Ann Cahill is a funky feminist po-mo philosophical fabadabadoo who steps up to the groove to think about intersubjectivity in all its guises.She defends big words, considers the astoundingly deep inability of US culture to understand the emotions of miscarriage, finds continental philosophy condusive, considers Foucault’s wrong about rape, settles more in Irigaray’s camp than Butlers’, (but doesn’t want to stereotype them), insists on the embodiment of humans, finds there’s still a lot to do about sexism in philosophy even though it’s getting better, has things to say about beautification and self defence and has thoughts about ways of overcoming objectification through a carnal ethics. All in all this makes her a feminosophical blast.
3:AM: What made you become a philosopher?
Ann Cahill: I was fortunate enough to discover philosophy in high school, which is fairly unusual in the US (I went to a small, private high school). I can still remember that shocking feeling of recognition, as if I had suddenly stumbled into a conversation where everyone was talking about the stuff I cared about in a language that I understood. It was only a semester-long course, but I left it knowing that I would major in philosophy in college. My undergraduate studies gave me the confidence that I had some capacity for it, but it wasn’t until spring of my senior year that I decided to pursue my doctorate. I think the prospect of graduating from college made me realise that I should always, always, always be in school! My primary motivation for pursuing graduate studies in philosophy was that I loved the discipline and wanted to learn more; I wasn’t thinking too much about career possibilities (probably a good thing, as the job market was dismal then and only got worse). But as my graduate studies continued, and I discovered how much I really enjoyed teaching as well as writing philosophy, I identified more and more as a philosopher and started to hope that I might be able to find a way to make my living doing this work. I’ve been crazily lucky in being able to do just that.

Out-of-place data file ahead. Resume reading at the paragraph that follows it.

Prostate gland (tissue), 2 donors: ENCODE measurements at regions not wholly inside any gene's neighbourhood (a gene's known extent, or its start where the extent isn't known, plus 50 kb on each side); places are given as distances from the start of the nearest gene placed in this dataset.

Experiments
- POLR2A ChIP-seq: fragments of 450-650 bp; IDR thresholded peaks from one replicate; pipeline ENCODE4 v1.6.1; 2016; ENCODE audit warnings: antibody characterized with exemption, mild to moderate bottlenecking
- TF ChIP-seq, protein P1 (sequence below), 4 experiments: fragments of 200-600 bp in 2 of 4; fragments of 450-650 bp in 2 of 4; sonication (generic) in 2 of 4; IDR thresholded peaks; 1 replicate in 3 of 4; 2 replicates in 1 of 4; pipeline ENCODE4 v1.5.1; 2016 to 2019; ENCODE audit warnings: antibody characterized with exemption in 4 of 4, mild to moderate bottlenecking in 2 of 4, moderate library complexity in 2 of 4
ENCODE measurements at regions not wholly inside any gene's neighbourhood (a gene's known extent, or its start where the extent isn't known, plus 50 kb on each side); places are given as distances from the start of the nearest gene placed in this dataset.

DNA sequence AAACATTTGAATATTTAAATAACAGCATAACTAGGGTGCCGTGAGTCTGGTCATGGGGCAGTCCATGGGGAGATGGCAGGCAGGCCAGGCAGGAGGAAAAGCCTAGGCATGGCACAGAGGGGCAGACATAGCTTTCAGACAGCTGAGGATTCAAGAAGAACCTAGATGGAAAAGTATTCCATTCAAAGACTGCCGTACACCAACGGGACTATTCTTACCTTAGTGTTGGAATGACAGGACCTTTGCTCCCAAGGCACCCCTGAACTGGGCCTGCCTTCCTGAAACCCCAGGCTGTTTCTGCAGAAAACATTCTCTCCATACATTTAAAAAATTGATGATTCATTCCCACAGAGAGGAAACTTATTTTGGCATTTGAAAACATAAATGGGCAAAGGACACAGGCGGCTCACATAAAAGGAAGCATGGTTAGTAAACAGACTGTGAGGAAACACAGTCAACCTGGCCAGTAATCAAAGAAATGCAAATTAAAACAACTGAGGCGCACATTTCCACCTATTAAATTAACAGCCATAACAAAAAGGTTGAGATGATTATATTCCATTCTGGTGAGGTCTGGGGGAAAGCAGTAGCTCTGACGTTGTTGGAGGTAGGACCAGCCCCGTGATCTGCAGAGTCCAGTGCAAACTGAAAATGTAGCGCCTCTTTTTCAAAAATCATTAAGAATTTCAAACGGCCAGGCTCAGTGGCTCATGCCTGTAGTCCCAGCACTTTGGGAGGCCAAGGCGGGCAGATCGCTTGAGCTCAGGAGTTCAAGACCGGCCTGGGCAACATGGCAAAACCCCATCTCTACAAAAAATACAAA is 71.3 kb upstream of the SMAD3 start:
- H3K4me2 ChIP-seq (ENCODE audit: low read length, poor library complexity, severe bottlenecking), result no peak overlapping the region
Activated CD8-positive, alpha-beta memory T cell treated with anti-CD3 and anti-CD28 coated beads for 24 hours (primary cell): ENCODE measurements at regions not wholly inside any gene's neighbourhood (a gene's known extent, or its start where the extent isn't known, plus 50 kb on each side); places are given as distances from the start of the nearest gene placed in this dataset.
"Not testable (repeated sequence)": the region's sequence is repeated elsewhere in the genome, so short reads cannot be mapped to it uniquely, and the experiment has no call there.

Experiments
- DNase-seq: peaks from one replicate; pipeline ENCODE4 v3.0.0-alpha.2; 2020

The latest issue of Dissent looks at The New Feminsim:
Introduction: The New Feminism by Sarah Leonard
Trickle-Down Feminism by Sarah Jaffe
Caring on Stolen Time: A Nursing Home Diary by JOMO
Opportunity Costs: The True Price of Internships by Madeleine Schwartz
Girl Geeks and Boy Kings by Melissa Gira Grant
Feminism and Me by Michael Walzer
Roe v. Wade and Beyond: Forty Years of Legal Abortion in the United States by Carole Joffe
The Personal Is Political: That’s the Challenge: Roe v. Wade and a Black Nationalist Womanist Writer by Akiba Solomon
Anne Jaap Jacobson is the neurofeminist philosofunskster whose mind is setting fire to the boys’ club and putting the academy straight whilst doing edgy work in the philosophy of mind. Nuns have called her a ‘wicked girl’ but she’s one of the crazy-gang of experimental philosophers looking at bigotry, bias, cognitive neuroscience, naturalism, worrying about traditional philosophical approaches and wondering how to do things better. She’s considered Hume from a feminist perspective, brings a cross-disciplinary jive to the philosophical party and doesn’t think looking is like being given pictures. Her mind is a hive of ideas even though she worries that women are having to face too much resignation, bitterness, disillusionment and discouragement in philosophy and everywhere. Which makes her a seminal figure, and bodaciously groovy.
Read the interview HERE
This book is the first monograph on the theme of “new materialism,” an emerging trend in 21st century thought that has already left its mark in such fields as philosophy, cultural theory, feminism, science studies, and the arts. The first part of the book contains elaborate interviews with some of the most prominent new materialist scholars of today: Rosi Braidotti, Manuel DeLanda, Karen Barad, and Quentin Meillassoux. The second part situates the new materialist tradition in contemporary thought by singling out its transversal methodology, its position on sexual differing, and by developing the ethical and political consequences of new materialism.
“In New Materialism four prominent theorists who have grappled throughout their careers with crucial issues of materiality, embodiment and subjectivity present their latest thinking in lively and engaging dialogues. In their follow-up analysis Dolphijn and Van der Tuin expertly contextualize the discussions in relation to the current debates around speculative realism and process thought. New Materialism’s contribution to the discussion will be highly appreciated by all those concerned with the current renewal of interest in realist perspectives respecting the autonomy of the nonhuman.”
–Brian Massumi, Université de Montréal
Text via Open Humanities Press